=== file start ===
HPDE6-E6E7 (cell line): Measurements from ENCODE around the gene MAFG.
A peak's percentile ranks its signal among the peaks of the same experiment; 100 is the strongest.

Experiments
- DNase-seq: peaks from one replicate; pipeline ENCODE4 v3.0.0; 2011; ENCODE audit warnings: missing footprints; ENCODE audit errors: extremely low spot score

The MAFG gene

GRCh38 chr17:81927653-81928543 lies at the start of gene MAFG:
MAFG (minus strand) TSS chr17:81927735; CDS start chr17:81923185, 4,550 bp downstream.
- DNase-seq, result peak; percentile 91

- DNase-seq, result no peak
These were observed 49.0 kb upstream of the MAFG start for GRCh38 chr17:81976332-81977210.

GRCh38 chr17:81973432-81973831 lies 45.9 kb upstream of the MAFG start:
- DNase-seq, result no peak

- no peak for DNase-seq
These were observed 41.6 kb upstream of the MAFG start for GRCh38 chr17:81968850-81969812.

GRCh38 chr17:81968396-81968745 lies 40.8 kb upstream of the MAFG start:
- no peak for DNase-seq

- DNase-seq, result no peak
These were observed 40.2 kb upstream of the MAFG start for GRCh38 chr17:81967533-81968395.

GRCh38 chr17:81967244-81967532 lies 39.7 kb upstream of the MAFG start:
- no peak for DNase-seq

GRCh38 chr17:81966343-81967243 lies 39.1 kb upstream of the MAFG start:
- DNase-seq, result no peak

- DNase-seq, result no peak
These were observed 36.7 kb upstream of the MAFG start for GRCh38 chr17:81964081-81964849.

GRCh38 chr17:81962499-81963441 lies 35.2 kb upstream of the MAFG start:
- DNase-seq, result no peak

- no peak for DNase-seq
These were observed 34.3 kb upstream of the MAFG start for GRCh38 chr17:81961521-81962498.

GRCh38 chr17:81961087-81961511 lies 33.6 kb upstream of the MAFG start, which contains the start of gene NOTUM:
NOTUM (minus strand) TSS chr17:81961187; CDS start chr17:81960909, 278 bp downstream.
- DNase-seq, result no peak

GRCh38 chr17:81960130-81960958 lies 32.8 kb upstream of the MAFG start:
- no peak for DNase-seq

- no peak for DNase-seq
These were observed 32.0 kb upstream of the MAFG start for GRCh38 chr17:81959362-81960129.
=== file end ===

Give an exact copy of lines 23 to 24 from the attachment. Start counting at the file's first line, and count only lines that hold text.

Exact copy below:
- DNase-seq, result no peak
These were observed 36.7 kb upstream of the MAFG start for GRCh38 chr17:81964081-81964849.